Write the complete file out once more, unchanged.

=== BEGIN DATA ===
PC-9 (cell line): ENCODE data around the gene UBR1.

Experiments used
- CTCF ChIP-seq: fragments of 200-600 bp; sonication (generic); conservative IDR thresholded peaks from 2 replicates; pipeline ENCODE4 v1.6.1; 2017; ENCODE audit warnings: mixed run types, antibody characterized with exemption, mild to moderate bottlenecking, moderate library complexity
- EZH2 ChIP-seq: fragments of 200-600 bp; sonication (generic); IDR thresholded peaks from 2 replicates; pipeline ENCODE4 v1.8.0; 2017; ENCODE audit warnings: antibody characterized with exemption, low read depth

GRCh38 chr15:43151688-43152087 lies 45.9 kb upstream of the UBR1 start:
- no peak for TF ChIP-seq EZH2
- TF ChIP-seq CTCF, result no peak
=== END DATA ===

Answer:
PC-9 (cell line): ENCODE data around the gene UBR1.

Experiments used
- CTCF ChIP-seq: fragments of 200-600 bp; sonication (generic); conservative IDR thresholded peaks from 2 replicates; pipeline ENCODE4 v1.6.1; 2017; ENCODE audit warnings: mixed run types, antibody characterized with exemption, mild to moderate bottlenecking, moderate library complexity
- EZH2 ChIP-seq: fragments of 200-600 bp; sonication (generic); IDR thresholded peaks from 2 replicates; pipeline ENCODE4 v1.8.0; 2017; ENCODE audit warnings: antibody characterized with exemption, low read depth

GRCh38 chr15:43151688-43152087 lies 45.9 kb upstream of the UBR1 start:
- no peak for TF ChIP-seq EZH2
- TF ChIP-seq CTCF, result no peak